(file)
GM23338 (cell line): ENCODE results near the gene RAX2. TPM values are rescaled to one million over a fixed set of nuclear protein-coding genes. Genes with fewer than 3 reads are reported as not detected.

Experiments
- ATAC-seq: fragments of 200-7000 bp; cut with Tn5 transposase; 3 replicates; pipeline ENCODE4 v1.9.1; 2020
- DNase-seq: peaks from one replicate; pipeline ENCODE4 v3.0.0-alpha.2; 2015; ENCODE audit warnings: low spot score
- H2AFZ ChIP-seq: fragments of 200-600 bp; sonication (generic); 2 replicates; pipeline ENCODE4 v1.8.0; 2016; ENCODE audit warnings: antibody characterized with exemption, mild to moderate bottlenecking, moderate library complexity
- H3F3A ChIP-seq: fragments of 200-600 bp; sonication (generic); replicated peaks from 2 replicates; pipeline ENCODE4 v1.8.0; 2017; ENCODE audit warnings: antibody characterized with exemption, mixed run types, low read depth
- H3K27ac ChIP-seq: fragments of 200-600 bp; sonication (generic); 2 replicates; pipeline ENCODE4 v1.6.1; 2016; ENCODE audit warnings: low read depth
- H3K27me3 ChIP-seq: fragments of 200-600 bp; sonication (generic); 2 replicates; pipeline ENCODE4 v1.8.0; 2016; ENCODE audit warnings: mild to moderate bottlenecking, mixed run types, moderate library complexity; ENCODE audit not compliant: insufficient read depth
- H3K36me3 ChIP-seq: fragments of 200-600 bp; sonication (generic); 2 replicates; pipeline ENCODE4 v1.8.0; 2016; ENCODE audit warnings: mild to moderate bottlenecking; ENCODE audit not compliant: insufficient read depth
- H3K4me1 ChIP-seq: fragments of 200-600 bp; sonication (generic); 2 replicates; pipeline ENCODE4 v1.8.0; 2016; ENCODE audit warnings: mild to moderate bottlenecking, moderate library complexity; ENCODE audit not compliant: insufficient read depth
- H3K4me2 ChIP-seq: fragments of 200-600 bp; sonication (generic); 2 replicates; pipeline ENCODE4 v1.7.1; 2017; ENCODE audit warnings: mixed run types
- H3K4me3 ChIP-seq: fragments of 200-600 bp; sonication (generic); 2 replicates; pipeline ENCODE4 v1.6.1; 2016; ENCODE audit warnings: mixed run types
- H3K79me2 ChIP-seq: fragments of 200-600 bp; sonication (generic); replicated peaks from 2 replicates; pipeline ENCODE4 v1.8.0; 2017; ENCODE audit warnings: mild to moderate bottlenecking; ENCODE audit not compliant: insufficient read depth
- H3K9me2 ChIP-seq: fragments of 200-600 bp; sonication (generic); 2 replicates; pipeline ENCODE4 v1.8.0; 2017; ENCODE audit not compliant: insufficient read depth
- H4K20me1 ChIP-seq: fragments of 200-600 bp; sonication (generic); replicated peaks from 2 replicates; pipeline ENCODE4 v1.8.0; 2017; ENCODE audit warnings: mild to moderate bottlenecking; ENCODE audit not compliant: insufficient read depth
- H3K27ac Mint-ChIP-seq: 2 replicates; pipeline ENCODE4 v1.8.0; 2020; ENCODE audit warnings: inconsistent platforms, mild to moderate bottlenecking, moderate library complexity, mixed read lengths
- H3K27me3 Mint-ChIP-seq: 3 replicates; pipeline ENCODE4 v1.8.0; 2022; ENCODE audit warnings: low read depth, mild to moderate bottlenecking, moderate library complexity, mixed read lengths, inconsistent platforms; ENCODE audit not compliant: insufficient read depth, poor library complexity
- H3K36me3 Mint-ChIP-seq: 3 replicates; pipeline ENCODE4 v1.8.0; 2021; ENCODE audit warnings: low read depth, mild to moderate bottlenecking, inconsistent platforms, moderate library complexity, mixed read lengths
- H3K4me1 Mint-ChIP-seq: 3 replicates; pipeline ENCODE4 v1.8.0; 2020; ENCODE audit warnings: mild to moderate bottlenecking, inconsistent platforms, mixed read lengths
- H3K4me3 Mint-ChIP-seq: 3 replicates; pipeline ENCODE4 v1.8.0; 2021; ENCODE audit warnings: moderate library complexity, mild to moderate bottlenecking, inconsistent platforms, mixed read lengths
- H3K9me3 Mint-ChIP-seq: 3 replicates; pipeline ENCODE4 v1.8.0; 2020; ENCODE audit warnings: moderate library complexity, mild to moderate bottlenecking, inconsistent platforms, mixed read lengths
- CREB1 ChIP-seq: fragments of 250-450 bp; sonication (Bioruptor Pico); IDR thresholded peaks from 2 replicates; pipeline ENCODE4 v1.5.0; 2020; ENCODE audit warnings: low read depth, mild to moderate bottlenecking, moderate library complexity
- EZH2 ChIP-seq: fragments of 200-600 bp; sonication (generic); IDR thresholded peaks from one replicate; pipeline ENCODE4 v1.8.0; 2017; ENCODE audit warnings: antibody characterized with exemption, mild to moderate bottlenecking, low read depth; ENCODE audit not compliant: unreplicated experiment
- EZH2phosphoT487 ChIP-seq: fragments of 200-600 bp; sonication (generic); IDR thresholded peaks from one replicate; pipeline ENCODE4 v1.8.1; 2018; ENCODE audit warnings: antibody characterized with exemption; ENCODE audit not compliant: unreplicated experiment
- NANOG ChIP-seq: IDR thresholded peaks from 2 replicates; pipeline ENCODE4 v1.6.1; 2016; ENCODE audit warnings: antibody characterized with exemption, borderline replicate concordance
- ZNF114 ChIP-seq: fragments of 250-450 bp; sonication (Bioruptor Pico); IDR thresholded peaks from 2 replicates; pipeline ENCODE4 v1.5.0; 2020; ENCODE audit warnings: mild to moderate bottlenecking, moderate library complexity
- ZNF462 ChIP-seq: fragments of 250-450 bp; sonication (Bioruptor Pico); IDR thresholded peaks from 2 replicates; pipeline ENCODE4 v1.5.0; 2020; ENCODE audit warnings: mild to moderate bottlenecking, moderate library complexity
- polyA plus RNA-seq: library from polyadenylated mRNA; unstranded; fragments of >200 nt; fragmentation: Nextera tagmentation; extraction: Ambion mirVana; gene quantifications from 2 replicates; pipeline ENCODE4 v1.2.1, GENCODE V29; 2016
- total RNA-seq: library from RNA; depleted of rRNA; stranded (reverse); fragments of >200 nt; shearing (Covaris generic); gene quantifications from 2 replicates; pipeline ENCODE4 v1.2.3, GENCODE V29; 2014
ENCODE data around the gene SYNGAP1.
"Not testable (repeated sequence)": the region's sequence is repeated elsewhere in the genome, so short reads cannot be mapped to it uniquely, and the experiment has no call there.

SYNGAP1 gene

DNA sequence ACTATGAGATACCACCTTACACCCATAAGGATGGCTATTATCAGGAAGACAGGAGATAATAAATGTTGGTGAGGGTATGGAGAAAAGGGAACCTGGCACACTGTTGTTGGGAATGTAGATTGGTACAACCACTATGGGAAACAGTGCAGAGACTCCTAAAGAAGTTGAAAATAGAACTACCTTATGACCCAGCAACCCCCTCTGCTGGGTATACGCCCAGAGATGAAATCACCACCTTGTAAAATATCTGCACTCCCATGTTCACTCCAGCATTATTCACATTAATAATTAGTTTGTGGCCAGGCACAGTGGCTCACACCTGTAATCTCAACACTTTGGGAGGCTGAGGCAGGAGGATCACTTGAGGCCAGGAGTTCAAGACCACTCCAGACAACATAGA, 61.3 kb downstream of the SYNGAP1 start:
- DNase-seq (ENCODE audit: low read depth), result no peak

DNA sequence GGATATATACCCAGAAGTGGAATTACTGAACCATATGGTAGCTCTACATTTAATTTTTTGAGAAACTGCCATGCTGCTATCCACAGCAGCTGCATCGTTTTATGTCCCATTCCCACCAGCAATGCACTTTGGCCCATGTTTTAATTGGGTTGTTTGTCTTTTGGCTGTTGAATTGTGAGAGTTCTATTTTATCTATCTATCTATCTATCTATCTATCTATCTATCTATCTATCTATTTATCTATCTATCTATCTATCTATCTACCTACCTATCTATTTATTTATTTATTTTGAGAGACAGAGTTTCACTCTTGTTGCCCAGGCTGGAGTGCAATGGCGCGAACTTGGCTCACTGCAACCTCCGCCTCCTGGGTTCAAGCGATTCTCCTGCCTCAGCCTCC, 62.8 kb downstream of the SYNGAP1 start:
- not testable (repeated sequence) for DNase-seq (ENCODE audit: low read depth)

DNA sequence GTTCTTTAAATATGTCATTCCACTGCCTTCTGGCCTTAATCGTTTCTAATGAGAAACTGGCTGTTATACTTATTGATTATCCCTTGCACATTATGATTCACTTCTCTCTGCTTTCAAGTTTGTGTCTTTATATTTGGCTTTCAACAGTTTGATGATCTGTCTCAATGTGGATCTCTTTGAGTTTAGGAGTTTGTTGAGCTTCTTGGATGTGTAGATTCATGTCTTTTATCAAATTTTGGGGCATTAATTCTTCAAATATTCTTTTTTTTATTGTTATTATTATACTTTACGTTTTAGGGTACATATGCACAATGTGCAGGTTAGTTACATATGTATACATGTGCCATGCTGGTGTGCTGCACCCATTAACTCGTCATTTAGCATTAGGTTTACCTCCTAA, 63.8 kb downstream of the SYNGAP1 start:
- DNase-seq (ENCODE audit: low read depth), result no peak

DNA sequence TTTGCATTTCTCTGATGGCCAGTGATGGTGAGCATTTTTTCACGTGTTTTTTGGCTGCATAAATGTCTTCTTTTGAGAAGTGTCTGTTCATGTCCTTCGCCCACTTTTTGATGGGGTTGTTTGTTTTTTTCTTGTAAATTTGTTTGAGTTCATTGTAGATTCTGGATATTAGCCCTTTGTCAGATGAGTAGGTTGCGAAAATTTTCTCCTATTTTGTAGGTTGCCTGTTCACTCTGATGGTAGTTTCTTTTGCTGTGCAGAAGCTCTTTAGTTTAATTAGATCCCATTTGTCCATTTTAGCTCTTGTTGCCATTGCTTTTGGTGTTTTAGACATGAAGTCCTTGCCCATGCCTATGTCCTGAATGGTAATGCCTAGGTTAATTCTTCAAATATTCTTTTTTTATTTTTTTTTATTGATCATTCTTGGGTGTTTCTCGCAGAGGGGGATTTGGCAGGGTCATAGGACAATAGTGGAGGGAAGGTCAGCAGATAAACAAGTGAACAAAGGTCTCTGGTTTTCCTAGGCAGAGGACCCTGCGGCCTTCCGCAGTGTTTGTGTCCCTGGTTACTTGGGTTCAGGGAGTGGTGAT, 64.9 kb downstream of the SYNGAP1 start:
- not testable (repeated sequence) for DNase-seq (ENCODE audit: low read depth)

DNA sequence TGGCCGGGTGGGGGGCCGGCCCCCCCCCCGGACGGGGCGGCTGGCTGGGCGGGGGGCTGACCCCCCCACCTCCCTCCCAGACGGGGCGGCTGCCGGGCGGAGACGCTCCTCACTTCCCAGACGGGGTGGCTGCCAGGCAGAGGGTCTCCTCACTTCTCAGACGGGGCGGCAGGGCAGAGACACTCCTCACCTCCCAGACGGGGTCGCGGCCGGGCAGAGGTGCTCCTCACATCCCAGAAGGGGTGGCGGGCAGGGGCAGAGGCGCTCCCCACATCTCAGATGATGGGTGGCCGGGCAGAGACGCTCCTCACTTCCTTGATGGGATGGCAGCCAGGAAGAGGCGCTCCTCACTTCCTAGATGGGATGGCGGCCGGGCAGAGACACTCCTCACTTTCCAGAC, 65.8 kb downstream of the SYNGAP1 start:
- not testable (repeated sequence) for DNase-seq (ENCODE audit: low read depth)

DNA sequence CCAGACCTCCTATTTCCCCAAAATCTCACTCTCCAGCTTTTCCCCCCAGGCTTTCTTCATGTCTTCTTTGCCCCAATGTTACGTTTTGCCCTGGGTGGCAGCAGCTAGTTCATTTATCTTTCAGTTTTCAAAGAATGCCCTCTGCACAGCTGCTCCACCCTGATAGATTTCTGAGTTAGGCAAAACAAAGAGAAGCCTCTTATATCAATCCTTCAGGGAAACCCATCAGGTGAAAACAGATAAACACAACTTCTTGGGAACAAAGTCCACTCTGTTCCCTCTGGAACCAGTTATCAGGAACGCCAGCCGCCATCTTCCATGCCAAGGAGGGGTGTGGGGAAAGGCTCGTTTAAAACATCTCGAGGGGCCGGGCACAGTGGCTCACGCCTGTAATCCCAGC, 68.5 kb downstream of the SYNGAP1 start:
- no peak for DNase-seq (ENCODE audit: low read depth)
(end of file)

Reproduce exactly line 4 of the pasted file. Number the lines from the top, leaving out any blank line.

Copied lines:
- DNase-seq: peaks from one replicate; pipeline ENCODE4 v3.0.0-alpha.2; 2015; ENCODE audit warnings: low spot score